At Level 3, it is essential that you frame your research question as a problem. Indeed, humans have a propensity to pay attention to negative information. In psychology, this phenomenon is called negativity bias. By highlighting the problems and risks associated with the current state of knowledge, you create tension in your readers. This tension motivates them to continue reading your article and makes them want you to find a solution to the problem.

Level 4. Provide a solution

At Level 3, you have created tension in your readers by highlighting a serious problem in your niche; at Level 4, you begin to resolve that tension by explaining how you will fix that problem.

In scientific writing, it’s important to convince your reader that the solution you’re proposing to solve this problem has a rational basis. You can do that in two ways:
1) by explaining the logic that led you to consider the solution tested in your paper,
2) and by providing arguments and citing already existing evidence to support your hypotheses and/or theory.

For instance:

Recent research suggests that the side effects of oral aclocyvir may be counteracted by adeninoside. Adeninoside appears to decrease nausea and loss of appetite. In recent years, physicians have begun to use a combination of oral acyclovir and adenoside to treat severe forms of herpes. Early clinical trials indicate fewer side effects and better patient acceptance of the treatment. Thus, this approach appears to be successful in the treatment of herpes. However, it has never been tested in patients with VMV. The present study intends to fill this gap.”

As you can see in this example, here again, I emphasize the gap that the research intends to fill. And, I’m sure you’ve guessed it, here again, I’m creating tension in the reader.

Level 5. State your hypotheses and introduce your methods

We are now at the end of the introduction. You have already set the stage for your study; now it is time to state your hypotheses (if you have any) and/or introduce the methods that you chose to test them. For example:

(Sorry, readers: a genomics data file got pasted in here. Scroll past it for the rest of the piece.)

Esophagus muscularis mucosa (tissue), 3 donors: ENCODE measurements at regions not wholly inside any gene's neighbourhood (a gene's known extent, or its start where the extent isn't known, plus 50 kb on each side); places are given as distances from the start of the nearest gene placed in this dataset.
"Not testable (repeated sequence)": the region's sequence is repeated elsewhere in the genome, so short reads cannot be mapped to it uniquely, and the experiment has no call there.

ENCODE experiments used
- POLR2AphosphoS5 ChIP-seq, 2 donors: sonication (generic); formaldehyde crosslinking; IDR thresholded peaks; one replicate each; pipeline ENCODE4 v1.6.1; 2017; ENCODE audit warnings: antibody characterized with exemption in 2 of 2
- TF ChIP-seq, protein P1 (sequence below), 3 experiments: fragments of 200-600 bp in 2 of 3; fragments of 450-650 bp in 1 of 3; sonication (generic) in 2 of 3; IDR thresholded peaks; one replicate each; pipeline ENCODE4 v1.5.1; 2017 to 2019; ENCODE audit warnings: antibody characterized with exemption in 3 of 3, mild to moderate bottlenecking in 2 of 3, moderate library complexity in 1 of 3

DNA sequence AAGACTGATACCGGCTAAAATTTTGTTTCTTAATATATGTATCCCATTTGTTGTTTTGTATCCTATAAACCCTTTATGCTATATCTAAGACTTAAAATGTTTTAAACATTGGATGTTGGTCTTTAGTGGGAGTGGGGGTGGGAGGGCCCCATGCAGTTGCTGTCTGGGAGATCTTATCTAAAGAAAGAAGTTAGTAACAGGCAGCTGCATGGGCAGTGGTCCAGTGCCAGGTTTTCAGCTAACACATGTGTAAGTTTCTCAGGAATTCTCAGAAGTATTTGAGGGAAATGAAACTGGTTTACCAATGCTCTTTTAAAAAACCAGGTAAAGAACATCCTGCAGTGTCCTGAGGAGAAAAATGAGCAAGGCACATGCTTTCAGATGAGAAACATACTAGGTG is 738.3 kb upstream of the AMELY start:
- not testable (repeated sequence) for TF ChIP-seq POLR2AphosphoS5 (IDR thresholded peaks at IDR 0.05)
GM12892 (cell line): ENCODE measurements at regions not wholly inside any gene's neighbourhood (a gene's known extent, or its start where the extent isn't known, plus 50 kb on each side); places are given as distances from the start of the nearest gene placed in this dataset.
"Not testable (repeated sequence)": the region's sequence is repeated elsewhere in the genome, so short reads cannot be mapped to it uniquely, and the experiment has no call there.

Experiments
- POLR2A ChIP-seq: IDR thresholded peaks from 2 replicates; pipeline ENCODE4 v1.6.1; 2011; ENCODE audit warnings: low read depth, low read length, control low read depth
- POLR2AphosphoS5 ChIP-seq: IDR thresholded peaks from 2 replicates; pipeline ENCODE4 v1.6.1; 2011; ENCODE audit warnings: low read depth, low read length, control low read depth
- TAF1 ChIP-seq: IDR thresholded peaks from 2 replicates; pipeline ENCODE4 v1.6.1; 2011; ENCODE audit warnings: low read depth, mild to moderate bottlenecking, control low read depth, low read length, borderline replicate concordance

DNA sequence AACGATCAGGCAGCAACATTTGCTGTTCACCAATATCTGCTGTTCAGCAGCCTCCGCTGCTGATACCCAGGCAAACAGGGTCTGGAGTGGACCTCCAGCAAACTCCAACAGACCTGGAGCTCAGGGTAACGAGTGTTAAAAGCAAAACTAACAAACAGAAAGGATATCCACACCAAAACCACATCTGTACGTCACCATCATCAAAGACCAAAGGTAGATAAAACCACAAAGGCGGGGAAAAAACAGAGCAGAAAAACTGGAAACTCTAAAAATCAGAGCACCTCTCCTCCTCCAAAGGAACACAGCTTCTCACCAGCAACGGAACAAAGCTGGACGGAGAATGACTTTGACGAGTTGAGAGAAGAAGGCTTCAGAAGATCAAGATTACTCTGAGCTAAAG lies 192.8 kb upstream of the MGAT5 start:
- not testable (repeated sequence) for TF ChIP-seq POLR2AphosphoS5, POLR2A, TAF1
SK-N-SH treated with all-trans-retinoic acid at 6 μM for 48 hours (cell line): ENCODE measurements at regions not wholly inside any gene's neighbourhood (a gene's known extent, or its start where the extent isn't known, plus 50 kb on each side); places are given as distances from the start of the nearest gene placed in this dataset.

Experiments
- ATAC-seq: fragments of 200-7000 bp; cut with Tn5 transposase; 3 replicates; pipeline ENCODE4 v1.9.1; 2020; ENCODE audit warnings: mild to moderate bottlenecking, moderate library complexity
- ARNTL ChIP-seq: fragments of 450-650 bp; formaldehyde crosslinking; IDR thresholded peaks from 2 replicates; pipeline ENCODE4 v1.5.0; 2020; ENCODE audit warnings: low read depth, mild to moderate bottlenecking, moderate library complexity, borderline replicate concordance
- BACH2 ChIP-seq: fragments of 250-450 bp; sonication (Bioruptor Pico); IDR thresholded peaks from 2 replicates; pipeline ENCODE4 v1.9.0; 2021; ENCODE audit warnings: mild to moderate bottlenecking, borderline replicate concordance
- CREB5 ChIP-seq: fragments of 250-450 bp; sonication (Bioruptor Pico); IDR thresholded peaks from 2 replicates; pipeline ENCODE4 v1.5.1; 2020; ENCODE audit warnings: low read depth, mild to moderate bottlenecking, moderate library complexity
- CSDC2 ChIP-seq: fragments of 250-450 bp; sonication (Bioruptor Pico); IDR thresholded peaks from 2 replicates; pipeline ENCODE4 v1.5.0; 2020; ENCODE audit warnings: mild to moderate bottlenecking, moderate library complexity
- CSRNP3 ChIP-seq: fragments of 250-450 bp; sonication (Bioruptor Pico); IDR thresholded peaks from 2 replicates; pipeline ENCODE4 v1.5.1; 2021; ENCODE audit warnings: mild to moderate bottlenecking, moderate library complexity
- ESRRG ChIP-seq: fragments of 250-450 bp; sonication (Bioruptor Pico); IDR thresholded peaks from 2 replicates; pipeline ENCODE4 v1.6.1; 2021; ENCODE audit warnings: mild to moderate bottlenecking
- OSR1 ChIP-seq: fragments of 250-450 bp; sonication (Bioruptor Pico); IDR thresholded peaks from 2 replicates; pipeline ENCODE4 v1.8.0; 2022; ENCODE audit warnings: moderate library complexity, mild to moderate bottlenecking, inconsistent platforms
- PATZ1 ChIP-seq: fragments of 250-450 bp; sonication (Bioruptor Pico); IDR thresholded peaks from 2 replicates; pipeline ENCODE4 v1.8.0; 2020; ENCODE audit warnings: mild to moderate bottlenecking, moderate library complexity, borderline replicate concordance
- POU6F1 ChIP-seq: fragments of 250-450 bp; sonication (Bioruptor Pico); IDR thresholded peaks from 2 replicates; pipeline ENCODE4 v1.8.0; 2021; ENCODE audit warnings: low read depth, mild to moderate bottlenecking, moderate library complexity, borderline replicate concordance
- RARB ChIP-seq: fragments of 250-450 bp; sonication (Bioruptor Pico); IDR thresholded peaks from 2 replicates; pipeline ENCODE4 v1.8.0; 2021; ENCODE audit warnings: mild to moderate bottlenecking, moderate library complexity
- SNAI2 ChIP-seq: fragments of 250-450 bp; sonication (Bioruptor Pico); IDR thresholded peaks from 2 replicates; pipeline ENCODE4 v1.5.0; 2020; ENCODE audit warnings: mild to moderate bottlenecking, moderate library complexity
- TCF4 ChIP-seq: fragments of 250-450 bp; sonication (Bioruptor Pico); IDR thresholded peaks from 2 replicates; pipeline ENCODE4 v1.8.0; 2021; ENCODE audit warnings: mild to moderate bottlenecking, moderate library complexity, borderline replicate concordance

“In the study reported in this article, we investigated the efficacy of a new treatment to cure Dragon Pox. We tested the hypothesis that the administration of adeninoside reduces the side-effects of aclocyvir and, thus, increases the treatment efficiency. To that aim, we compared two groups of patients treated with either aclocyvir alone or aclocyvir combined with adeninoside…”

Introducing your methods serves two purposes. First, it facilitates the transition to the materials and methods section by giving your readers an overview of your research. This should help them better understand the study you have conducted. Second, it allows you to explain the reasons for the methodological approach you decided to take. This is especially important if you are relying on a new approach or if you are writing for an audience that is unfamiliar with this type of methodology. You can use the last paragraphs of the introduction to present the rationale for your methods and their value in solving the problem your paper addresses.

Be convincing, not exhaustive

If you are writing a scientific article, you certainly know a lot about this topic. That’s a good thing! It’s necessary to do good research. But one thing is important to keep in mind: You don’t need to demonstrate all your knowledge in your article.

A scientific article is not an essay that your teacher will grade. It has a different purpose. Indeed, the goal of an essay is to convince your teacher that you have the knowledge and skills he or she expects from you. These expectations vary from teacher to teacher, but some teachers might enjoy seeing that you know a lot about the topic at hand. The goal of a scientific article is to captivate the attention of your readers and convince them of the soundness of your research.

Your readers don’t care about you. They want to read something interesting that they can trust. Your job is to take their hands and smoothly lead them to your research question, your hypotheses, and, eventually, your methods. Everything that you write in the introduction should contribute to this progression. If a piece of information is not directly useful to understand the necessity of your study, it doesn’t belong to your introduction. Go right to the point and avoid complex detours. When it comes to being convincing, less is usually more.

In Sum

In this post, we’ve seen that the introduction to a scientific article contains five main levels that describe: 1) your general research topic, 2) the more specific niche, 3) the problem that your research will address, 4) the solution that you intend to bring to this problem, and 5) an overview of your hypotheses and methods. Follow these five steps and you’ll write an introduction that will captivate your readers. It’s that easy!

To make it easier for you, I’ve created a template to write your introduction, with instructions almost as simple to follow as a cooking recipe. You can find this template below. To learn more about the structure of scientific papers, read my Ultimate Guide to Scientific Writing, as well as my posts on the Materials and Methods, Results, and Discussion sections. Good luck with your paper!



Free template to write your introduction

  • learn what makes a good introduction
  • break down your big writing goals into smaller achievable steps
  • write your introduction faster than you ever have before
  • convince editors and reviewers of the quality of your research
  • captivate your readers
  • publish in top journals, and share your passion for science with the world